Actually, most of this has been seen before: Paraxonia, monophyletic Mesonychidae, Acreodi. See way above.
Vertebral arteries, found in terrestrial ungulates and likely in protocetids, have been lost by the basilosaurid stage.
The large arteria diploetica magna in mesonychids and pakicetids “formed a transition between cerebral blood supply via the internal carotid artery, the plesiomorphic condition, and via the spinal meningeal arteries or homologous arterial rete mirabile as in extant cetaceans”. (plesiomorphic = primitive character state)
The replacement of arteries as the primary blood supply by the arterial retia began to appear in protocetids and was fully established in basilosaurids (before the appearance of “modern” cetaceans)
Final note: I have frequently noted the gradual reduction of the hind limbs in the terrestrial mammal – whale sequence as a notable evolutionary trend. Yet it seems that many skeptics are seeking the development of “new and novel” features and functions. Well, the function of the rete mirabile as the primary blood supply route to the brain appears to fill that request, and this function is cited as an adaptation to an aquatic lifestyle that included diving behavior.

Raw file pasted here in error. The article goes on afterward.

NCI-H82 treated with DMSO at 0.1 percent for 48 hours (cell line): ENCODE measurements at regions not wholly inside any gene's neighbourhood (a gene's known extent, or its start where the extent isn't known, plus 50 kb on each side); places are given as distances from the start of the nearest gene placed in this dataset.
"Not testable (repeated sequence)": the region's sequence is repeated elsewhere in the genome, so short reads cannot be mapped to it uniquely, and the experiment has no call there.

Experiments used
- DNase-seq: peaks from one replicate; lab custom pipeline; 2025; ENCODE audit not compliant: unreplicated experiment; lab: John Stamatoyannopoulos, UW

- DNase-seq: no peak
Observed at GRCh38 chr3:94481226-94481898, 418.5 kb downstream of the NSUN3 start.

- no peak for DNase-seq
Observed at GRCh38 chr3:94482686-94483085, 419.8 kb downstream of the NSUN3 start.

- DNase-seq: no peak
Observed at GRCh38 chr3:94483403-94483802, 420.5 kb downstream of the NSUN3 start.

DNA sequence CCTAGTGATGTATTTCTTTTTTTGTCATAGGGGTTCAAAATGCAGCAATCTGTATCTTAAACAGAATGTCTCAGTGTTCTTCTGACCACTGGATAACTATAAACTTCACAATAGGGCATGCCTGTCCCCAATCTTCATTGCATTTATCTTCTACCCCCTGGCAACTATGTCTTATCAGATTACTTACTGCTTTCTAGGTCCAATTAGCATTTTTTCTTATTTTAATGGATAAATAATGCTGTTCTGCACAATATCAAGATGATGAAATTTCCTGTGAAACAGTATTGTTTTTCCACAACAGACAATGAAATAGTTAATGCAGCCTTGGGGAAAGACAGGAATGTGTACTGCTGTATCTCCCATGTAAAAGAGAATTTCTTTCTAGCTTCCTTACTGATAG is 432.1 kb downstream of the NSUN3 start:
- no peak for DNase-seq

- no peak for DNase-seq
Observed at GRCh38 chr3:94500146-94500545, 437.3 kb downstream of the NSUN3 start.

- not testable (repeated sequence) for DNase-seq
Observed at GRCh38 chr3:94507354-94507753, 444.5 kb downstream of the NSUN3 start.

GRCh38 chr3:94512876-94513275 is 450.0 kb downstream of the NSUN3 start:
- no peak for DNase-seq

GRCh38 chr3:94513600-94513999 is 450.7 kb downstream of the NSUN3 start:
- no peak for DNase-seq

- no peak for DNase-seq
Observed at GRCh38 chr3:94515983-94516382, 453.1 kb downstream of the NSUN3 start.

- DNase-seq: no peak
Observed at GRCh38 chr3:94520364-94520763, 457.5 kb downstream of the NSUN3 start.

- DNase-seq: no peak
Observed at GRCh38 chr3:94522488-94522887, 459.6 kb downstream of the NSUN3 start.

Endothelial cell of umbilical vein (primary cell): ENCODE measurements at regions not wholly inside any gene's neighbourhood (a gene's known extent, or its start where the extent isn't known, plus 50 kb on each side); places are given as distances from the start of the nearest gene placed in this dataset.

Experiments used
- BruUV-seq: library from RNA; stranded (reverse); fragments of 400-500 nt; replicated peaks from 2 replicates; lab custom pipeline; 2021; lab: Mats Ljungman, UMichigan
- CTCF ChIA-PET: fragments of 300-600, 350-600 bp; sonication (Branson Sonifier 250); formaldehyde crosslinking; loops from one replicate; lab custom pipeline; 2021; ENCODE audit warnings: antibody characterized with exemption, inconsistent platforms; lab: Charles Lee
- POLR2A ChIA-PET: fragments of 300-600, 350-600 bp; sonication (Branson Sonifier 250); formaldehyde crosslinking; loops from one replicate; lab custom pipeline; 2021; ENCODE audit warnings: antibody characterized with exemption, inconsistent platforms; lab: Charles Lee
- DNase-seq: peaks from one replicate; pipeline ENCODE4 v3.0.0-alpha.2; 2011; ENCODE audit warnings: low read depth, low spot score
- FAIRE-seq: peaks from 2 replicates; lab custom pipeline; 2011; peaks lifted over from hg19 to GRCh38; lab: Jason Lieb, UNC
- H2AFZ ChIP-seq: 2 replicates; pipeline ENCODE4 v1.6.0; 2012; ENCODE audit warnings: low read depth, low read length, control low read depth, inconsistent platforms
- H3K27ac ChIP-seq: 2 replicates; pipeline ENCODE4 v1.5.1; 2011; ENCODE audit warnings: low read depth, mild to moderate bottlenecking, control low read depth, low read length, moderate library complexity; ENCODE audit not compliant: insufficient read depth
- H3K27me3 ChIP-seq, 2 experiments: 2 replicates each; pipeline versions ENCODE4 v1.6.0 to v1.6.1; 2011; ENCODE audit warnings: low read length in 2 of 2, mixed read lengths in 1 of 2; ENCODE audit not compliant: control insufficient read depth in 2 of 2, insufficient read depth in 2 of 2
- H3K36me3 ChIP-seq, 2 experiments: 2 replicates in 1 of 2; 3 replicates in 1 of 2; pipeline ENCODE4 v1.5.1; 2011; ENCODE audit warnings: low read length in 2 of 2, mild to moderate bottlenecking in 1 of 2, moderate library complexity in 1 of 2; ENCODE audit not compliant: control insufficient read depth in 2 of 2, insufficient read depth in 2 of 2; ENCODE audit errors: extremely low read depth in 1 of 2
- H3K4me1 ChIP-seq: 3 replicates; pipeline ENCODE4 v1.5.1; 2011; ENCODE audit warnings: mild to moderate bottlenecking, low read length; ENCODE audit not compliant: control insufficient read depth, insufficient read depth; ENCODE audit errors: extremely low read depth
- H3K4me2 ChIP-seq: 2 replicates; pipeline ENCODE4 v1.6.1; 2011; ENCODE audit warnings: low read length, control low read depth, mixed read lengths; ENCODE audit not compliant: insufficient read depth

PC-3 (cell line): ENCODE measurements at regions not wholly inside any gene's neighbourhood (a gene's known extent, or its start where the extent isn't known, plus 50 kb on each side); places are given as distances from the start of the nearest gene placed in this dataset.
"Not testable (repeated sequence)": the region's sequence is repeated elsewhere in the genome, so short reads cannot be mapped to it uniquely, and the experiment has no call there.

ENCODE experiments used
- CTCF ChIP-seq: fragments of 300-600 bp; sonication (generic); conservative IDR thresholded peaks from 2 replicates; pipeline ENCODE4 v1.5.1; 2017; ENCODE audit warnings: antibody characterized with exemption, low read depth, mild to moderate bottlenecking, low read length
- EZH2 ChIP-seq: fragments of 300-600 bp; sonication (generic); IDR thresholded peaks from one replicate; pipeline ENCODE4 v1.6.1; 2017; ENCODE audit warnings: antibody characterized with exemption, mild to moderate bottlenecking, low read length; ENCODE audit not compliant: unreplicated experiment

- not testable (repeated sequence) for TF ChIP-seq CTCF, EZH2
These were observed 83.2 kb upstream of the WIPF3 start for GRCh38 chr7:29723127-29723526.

Thanks be to God! (especially now that I’m done with Chapter 6)
Chapter 7 is much more paleontological in perspective: “Middle Eocene Cetaceans from the Harudi and Subathu Formations of India” (and it’s only 20 pages long!)
However, Chapter 8: “Postcranial Osteology of the North American Middle Eocene Protocetid Georgiacetus” is 32 pages long and very detailed. But I am certainly not going to skimp on a chapter whose summary paragraph contains the phrase “… fills the morphologic gap…” You’ll just have to keep reading these to find out what fills what gap.
This page was last updated September 1, 2001.